• Reply 4 of 5
    BeatsBeats Posts: 2,527member
    lkrupp said:
    Now that operating systems are fairly well armored against attacks and hacks the criminals have had to switch tactics and use the time honored and amazingly successful approach in which the ignorance, stupidity, and gullibility of the human animal is exploited. Social engineering is the norm. From the fake Adobe Flash installers to scammer calls from the ‘IRS’ or ‘Social Security’ the two biggest admonitions to thwart them are the most ignored. 1) If it sounds too good to be true, it is. 2) Think before you click. I can’t tell you how many comments on the Apple Discussion Forums are from users who just clicked on something without thinking about it only to be hit with malware or adware. 

    The grandma who has a Samsung Galaxy "iPhone" does not think twice when "Apple" sends her a legit-looking email.

    Apple needs a standard login format (FaceID?) for their devices. This may help grandmas from getting scammed. *


    *Never mind, I don't think this way alone will work since external sites will not be mandated to this info and will still trick grannies.
    watto_cobra
  • Reply 5 of 5
    jbdragonjbdragon Posts: 2,246member
    Never click on links in emails. Just go to the site by typing i the address manually. You look at that address above, it's clearly not Apple trying to get your info.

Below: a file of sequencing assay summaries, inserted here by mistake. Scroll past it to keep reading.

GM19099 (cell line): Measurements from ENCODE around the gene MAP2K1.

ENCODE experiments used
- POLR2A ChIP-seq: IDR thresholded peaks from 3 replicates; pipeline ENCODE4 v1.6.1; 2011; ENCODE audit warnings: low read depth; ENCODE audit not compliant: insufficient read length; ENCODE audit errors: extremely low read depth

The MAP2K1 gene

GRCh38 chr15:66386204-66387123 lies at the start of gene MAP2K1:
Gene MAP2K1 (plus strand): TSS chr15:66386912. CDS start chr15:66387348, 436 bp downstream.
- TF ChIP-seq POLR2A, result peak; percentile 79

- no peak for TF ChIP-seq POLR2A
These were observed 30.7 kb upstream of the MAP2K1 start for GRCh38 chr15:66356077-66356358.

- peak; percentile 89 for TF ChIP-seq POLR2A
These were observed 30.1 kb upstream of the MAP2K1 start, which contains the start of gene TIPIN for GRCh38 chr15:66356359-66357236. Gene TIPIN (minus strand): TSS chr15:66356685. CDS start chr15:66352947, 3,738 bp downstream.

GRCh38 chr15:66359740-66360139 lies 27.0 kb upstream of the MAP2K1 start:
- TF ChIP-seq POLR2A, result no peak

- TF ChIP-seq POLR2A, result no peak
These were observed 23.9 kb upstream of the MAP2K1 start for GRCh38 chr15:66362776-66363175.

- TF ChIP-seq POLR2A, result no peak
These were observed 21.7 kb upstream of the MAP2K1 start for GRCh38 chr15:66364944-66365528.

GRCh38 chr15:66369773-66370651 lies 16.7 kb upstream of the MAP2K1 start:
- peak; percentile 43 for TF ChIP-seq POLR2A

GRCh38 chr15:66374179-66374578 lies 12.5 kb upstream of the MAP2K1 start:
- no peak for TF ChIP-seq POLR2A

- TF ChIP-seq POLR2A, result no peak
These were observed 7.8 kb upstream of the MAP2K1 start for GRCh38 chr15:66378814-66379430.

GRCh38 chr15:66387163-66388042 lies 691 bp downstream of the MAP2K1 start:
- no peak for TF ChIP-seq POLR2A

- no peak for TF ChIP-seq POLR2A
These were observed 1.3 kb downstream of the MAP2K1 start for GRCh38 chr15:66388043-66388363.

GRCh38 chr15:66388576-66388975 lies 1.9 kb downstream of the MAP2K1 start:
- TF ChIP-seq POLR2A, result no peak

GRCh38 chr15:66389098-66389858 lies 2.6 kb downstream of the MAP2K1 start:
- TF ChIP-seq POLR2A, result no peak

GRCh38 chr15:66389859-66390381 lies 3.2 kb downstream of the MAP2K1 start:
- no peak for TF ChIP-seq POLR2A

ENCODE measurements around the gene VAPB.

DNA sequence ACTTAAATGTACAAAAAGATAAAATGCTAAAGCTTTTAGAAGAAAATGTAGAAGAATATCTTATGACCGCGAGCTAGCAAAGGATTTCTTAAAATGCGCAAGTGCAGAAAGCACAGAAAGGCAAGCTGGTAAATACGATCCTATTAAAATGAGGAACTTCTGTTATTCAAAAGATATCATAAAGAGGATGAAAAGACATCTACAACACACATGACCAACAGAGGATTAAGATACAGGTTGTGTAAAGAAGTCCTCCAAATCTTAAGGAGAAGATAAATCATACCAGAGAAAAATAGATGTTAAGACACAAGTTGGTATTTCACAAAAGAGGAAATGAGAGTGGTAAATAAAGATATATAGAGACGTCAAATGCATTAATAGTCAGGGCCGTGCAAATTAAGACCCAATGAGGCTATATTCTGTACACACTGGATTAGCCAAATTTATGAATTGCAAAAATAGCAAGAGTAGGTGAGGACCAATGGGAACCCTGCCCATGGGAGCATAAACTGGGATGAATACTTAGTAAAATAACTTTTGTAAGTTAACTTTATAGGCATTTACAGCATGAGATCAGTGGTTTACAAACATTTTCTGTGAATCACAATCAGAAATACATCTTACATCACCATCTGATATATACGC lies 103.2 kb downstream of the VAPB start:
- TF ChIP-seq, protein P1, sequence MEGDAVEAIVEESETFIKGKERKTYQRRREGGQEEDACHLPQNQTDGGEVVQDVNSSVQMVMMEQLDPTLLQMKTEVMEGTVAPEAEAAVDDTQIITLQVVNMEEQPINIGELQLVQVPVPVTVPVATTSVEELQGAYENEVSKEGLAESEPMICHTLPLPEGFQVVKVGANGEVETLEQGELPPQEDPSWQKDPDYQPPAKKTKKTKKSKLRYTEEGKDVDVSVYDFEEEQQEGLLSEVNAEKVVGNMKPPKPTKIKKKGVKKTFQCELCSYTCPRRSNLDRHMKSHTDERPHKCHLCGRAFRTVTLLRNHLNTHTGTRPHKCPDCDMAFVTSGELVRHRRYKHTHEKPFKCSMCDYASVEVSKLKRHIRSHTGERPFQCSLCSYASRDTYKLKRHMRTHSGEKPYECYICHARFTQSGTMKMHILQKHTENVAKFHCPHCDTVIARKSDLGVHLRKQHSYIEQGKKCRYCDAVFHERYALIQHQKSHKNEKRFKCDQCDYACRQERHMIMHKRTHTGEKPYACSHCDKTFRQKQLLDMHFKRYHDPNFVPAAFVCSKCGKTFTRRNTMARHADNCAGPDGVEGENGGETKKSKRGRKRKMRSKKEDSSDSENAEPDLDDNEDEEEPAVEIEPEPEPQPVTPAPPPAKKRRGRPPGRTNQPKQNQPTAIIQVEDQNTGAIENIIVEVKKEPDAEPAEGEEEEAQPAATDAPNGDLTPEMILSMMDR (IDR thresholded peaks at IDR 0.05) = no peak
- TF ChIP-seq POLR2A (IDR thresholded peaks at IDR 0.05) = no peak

The BEST thing you can do is turn on 2-Factor!!! Because even if you were dumb enough to fall for the whole fake web page log-In screen used to steam your log-in credentials. Without that second factor, they are stopped in their tracks!!! Even if you gave them your 6 digit code, unless it was used within a minute, that code would have changed and now they are back to being locked out of your account.

    I had someone from CHINA somehow got my old password which was used at a few places. That person was stopped in their tracks when my iPhone popped up a Box saying someone was trying to gain access to my account, showing a small map of China, with a Allow or Deny Box. Of course I denied!!!! If I didn't have 2 factor turned on, they would have had full access to my Apple Account and done all kinds of things. Like copying all my pictures, or worse.

    Of course after that I updated my Password to something really LONG and used no where else. I'm slowly working on changing my passwords everywhere else to long use one once passwords. This is where you really NEED a password manager. I use Lastpass. I got a Family Account and have my Dad on that to use, and helping him with turning on 2-Factor at places, at least the really important places. your e-mail account for example. Someone gains access to that, now they can just do a password recovery for your other places and gain access to them. He has his Facebook account hacked a few times. So 2-Factor is turned on there now, along with better, random password. His bank, I got it turned on.

    So make sure to use a long, Random password. I let LastPass generate a 20 or so digit one. Different for each site. So if one place gets hacked, they can't gain access to anywhere else you may be at. Turn on 2-Factor everywhere you can. I even have it on for Amazon. So if you get suckered into being Phished, it's not the end of the world, as they still can't gain access because of that second factor. Then when you realize what happened, you can go in and change your password to something new and Lastpass will update it's self. If I can get my 72 year old Dad to get on this page, you should be able to do it.
    edited April 2020 watto_cobra